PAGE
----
Building a Healthcare bridge between Europe & West-Africa

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With Africa’s healthcare system on the brink of collapse, Nigerian born UK based Mmekidmfon Umanah, is on a mission to strengthen the West African frontline and primary healthcare system via his project company; Aimcare Health Limited a product sourcing company that is building the healthcare bridge between Europe and West Africa by connecting European health startups to the unique market opportunities in West Africa.

A Chevening alumnus with an MSc in International Development from the University of Birmingham, with an incoming PhD in Business and Management candidate at the King’s College London, Mmekidmfon also serves as the Executive Director of WaterEase Organization, a nonprofit using resource mobilisation and advocacy to help underserved communities have better access to clean water in Nigeria.

So far, through his advocacy work, four communities in have been provided with clean water, with a community in Bauchi as the latest beneficiary.

Mmekidmfon shares his motivating factor and overall mission for his work.


What is the motive behind the creation of Aimcare? What inspired it?

The truth is that the African healthcare system is simply broken, and this cost me my mother’s life in 2013. For 80% of people in Africa, their community pharmacy and patent medicine stores are the frontlines of their health system and, yet they routinely stock out of essential medicines, incur significant losses to expiry, and struggle with substandard and falsified drugs and medical consumables. Where immunizations, contraceptives, anti-infectives, essential devices, and diagnostics, or chronic-care at the local clinic or pharmacy are expired, too expensive, or simply unavailable, providers, patients, and whole communities pay the price; we are currently working to prevent these. . Hence, I am committed to tackling this issue through Aimcare, working our way up from just inventory access and financing to infrastructure financing.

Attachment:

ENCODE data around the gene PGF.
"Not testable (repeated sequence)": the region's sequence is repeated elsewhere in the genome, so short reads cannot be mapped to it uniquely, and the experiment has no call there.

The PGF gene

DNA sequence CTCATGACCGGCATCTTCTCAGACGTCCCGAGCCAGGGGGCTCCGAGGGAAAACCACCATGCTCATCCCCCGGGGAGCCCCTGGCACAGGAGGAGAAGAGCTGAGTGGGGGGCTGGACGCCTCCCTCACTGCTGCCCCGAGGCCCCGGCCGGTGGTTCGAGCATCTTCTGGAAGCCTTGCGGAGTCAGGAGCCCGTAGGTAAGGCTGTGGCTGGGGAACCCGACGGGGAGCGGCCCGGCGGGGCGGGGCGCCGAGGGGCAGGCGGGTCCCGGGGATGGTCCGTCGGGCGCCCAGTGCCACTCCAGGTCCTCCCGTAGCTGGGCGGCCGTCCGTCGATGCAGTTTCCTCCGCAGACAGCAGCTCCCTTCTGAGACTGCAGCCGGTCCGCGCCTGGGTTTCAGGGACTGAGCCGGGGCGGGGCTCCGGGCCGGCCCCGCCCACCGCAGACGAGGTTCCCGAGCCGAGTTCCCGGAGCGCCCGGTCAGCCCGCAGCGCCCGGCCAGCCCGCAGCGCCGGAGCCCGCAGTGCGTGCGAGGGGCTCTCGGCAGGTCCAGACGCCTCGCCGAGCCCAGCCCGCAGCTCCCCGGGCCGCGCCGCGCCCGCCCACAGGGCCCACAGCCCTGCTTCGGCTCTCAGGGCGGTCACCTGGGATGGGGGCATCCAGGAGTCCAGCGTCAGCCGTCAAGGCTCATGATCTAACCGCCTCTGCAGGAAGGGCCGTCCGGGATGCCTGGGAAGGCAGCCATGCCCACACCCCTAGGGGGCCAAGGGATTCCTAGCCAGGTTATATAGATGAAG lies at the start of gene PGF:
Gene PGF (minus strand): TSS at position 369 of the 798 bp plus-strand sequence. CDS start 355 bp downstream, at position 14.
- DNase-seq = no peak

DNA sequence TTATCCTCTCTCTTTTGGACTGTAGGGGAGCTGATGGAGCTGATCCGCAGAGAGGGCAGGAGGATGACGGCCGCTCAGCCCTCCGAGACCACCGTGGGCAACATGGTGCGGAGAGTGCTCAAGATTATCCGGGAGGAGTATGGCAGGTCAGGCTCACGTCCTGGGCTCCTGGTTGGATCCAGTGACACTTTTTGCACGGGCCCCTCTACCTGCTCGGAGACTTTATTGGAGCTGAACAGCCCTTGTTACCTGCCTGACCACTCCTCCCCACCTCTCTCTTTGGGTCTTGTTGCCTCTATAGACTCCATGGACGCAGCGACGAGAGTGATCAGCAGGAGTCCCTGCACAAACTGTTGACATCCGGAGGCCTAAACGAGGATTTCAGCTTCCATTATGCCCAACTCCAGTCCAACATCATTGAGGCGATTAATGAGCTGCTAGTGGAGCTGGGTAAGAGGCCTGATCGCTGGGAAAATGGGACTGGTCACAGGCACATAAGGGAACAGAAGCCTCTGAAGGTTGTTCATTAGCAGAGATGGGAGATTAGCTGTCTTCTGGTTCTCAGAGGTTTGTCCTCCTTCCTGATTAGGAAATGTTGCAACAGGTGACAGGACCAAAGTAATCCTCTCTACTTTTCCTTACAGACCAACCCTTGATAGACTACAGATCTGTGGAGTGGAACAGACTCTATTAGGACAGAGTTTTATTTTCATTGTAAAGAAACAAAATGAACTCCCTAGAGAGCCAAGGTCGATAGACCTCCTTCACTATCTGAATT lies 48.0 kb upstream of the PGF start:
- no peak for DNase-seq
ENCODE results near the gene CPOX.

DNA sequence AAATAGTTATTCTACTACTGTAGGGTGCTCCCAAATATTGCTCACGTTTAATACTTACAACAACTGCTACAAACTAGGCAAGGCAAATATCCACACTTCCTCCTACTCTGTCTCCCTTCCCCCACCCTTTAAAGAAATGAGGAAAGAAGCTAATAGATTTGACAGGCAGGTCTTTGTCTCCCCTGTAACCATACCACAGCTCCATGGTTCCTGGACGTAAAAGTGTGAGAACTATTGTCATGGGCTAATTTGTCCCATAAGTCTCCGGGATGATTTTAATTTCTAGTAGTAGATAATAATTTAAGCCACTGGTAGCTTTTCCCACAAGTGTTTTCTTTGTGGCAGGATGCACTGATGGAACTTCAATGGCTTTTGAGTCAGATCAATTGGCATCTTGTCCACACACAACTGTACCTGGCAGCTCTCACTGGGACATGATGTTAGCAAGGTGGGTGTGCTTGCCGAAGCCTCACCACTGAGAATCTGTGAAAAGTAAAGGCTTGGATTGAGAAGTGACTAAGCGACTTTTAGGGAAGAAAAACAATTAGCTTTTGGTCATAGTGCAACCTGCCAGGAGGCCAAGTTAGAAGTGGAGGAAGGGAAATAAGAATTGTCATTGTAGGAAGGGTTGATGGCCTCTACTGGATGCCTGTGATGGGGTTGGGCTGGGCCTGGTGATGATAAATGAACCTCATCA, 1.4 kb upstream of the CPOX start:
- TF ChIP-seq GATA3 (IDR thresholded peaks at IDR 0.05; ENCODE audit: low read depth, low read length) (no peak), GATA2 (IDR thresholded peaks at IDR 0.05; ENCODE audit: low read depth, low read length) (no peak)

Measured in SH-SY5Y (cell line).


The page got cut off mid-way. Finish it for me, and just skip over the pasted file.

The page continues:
We are ensuring that consumers have access to the best and most innovative products in the market regardless of their location or economic status.

And how do you go about achieving your goal?

Aimcare Health Limited’s mission is to strengthen the West African frontline and primary healthcare system by providing pharmacies, primary healthcare centres, patent medicine stores and hospitals with the most innovative, user-friendly, and affordable products in the global market. We are currently doing this by connecting global health start-ups to unique and high-potential opportunities on the African continent. We focus on non-cliché opportunities in the healthcare ecosystem from piloting disruptive technology to marketing innovative consumer products and wearables. By leveraging on our unique partnership channels, we have built access to 1000 pharmacies, 200 patient medicine stores and 50 clinics.

Dot Glasses is one of the foreign start-ups we are working with. We are their sole partners in Nigeria and we are enabling the facilities as listed above to get access to this affordable yet quality vision care solution.

How is Aimcare financed?

Aimcare is a for-profit startup and primarily we make money from our services. For a while, people used to erroneously think we are a non-profit, and possibly this came from the fact that we are involved with a lot of impact projects. For instance, we have a project that involves distributing birth kits to pregnant women in rural communities through the traditional birth attendant homes and distributing hygiene kits to boarding secondary schools. The reality though is that these projects are now part of our non-profit vehicle’s (Waterease) value proposition and no more Aimcare directly.

At what point did the Dot Glasses project come in and what informed it?